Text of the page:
Ardbeg distillery, one of the true greats of Scottish whisky, is turning 200 – and may we add looking mighty good for its age! Whisky Waffle take this moment to celebrate by looking back at the history of this wonderful distillery in a new two-part adventure…
Ardbeg: A journey through time – the beginning…
Posted by: Ted
Fàilte traveller. You have been summoned here to witness the birth of a distillery, one that will become powerful and then dwindle to smoking peat embers, only to be stoked once again by the howling Ileach winds and rise even stronger than before. Look ye now to the peat bogs, for cometh the man, but perhaps not yet the moment. Duncan McDougall is his name, and he travels to rent the farmlands on the South East coast of Islay known as Ardbeg, Airigh nam Beist and Ardenistiel. Come; let us step forward in time to see what will be. I am sure one such as you knows the way of it.
Now friend, the true moment. Here is Duncan, and with him his son John, and grandson Alexander. They have fashioned themselves as McDougall & Co. and raised a distillery on the land known as Ardbeg. Watch closely, ye silent observer, as they flicker across the years, crafting a dram with a heart of smoke.
The fire that was Duncan burns no more, and John works the land in his place, while Alexander is tasked with tending the waters of life. Woe to the makers, insolvency falls, and Ardbeg changes hands. Let your gaze pierce across the sea to Glasgow, where the coffers of Thomas Buchanan Jr. now stoke the Ardbeg fires. But the McDougalls work on, leasing their creation from the new masters and tending to their amber child.
Alexander is lost to time and the Ileach wind. Turn your gaze watcher, for new players walk the stage. Here is Flora and Margaret McDougall, sisters to the old wolf and distillers in their own right; Colin Hay, proprietor newly made; his son Collin Elliot Hay, distiller at the helm; and John Ramsay, great owner of not only Ardbeg, but Laphroaig, Lagavulin and Ardenistiel too. This small god of the Ileach tends his emerging villages and their vaunted distilleries well, ensuring that their leases endure long and the water flows unimpeded.
Can ye feel the power in the air? The reek of the mash and the thrum of the industrious as they transform barley, water and yeast into more than a million litres of smokey whisky. These craftsmen are the kings of the island and their work a champion of the blend, although the true believers know to take strength from the untransmuted Ardbeg spirit. I see you watching me traveller, and seeking the nature of the fall. Step once again and we shall see.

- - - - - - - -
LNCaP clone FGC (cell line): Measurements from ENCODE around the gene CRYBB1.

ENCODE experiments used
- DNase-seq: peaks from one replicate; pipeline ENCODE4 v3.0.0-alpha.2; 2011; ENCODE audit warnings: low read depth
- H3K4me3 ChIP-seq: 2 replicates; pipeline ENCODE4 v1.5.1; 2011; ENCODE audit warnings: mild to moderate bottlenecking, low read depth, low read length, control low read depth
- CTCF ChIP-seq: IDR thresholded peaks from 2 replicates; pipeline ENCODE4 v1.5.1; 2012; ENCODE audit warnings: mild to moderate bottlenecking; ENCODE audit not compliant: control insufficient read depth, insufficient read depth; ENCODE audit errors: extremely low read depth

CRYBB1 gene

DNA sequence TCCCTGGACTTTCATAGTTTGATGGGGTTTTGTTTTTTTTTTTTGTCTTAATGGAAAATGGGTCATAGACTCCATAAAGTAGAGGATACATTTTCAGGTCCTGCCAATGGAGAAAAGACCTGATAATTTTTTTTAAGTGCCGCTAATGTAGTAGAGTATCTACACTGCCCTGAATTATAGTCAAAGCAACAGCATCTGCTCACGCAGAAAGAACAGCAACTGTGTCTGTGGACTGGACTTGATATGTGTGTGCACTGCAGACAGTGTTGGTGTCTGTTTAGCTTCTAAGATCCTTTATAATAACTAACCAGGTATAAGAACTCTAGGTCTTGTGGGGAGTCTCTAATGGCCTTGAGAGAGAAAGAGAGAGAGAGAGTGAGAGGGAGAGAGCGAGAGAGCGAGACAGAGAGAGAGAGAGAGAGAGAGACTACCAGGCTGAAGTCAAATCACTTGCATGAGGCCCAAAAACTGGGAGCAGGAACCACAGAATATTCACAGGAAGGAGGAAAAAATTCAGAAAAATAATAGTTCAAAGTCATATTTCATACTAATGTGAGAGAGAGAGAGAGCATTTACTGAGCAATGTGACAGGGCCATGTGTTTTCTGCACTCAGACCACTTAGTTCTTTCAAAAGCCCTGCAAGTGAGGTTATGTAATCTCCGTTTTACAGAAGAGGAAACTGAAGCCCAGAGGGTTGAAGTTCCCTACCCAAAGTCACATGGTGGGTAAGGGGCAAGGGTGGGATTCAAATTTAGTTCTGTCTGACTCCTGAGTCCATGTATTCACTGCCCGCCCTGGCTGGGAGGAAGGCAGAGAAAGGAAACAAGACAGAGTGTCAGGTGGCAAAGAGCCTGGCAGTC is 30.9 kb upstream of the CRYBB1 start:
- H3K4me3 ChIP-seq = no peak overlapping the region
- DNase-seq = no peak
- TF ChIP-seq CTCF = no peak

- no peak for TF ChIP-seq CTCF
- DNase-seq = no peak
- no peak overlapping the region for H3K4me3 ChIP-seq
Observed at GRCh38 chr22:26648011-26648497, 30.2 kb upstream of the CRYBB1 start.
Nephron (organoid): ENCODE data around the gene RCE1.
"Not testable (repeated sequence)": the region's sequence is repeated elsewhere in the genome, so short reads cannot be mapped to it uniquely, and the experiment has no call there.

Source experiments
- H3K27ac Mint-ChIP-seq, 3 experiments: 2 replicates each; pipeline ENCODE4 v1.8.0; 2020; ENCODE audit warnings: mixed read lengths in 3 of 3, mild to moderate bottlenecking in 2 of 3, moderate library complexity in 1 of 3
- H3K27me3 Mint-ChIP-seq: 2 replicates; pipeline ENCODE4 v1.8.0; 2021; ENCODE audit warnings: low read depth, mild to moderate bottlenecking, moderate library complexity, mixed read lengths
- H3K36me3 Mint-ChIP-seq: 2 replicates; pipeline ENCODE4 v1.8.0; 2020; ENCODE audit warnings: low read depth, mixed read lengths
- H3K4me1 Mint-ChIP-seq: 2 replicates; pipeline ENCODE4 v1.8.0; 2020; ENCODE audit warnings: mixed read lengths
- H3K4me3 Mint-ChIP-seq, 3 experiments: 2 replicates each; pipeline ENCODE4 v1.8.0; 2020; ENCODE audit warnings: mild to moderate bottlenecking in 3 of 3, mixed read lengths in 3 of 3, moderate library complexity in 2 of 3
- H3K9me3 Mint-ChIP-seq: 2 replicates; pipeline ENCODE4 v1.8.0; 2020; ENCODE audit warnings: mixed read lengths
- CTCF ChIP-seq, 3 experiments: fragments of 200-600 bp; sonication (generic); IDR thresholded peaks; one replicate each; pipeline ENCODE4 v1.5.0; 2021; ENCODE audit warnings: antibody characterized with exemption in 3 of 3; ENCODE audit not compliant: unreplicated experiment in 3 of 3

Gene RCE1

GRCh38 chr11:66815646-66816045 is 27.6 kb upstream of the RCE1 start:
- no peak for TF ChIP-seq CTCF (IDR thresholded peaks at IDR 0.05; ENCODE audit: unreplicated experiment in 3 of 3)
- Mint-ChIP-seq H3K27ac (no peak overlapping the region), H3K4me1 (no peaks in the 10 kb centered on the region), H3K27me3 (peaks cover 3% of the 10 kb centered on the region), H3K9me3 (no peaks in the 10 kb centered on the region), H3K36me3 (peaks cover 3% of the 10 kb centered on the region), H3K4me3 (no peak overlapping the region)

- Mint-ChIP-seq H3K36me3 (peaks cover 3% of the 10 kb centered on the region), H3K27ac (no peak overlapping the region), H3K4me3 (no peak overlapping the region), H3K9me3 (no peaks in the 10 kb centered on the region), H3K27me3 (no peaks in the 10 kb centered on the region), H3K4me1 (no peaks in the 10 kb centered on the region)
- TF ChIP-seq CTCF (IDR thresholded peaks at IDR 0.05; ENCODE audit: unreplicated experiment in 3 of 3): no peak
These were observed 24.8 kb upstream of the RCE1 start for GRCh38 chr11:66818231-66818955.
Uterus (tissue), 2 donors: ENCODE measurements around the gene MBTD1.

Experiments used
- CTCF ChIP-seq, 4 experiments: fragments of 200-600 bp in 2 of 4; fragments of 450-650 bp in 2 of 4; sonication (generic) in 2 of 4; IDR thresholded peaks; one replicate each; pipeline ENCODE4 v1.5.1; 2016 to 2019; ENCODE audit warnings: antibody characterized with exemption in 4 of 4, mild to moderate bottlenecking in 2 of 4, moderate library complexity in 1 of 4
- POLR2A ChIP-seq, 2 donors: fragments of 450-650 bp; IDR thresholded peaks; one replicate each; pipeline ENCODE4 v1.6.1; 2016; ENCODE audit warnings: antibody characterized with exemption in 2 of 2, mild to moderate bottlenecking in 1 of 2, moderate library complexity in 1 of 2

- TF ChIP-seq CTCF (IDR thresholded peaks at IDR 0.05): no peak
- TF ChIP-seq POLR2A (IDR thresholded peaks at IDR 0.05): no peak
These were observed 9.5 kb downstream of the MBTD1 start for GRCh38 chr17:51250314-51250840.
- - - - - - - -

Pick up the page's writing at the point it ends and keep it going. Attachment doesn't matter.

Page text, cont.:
War. The venerable whisky makers of Scotland weep golden tears as their industry bleeds. On Islay, the once mighty Ardbeg is now only a shadow of itself. The distilling bans of this terrible world struggle are just another blow after the horrors of the Great War, and the harsh realities of economic depression. The old guard are no more, and a pall drifts from men who know how to be bankrupt or creative with bookkeeping.
Here is the true nadir my friend. Ardbeg is closed and all but a few chosen gone. The village mournfully quiet and the air wrong, missing the tang of fermenting barley. The future uncertain. After the war life returned, but never recovered. The McDougalls passed their torch to the Ardbeg Distillery Ltd, and the distillery became a bauble for giants, a speck of smoked quartz tumbling in their collections. Your eyes betray you wanderer. What room is there in this bleak world for the distilleries of Islay they ask? Listen to the capricious Ileach wind my friend, for it blows from the east and whispers a name, Glenmorangie. I told you at the start of our journey that Ardbeg would rise once again, and here is its saviour. An amber crusader by the name of Bill Lumdsen will take Ardbeg and reforge it in smoke and fire into a legendary single malt famed across the world and even to the stars themselves.
But the how and why of that great transformation you must discover for yourself. Here our paths split and I must walk another road. I bid you farewell my friend, fellow watcher of the ages.
Click for part two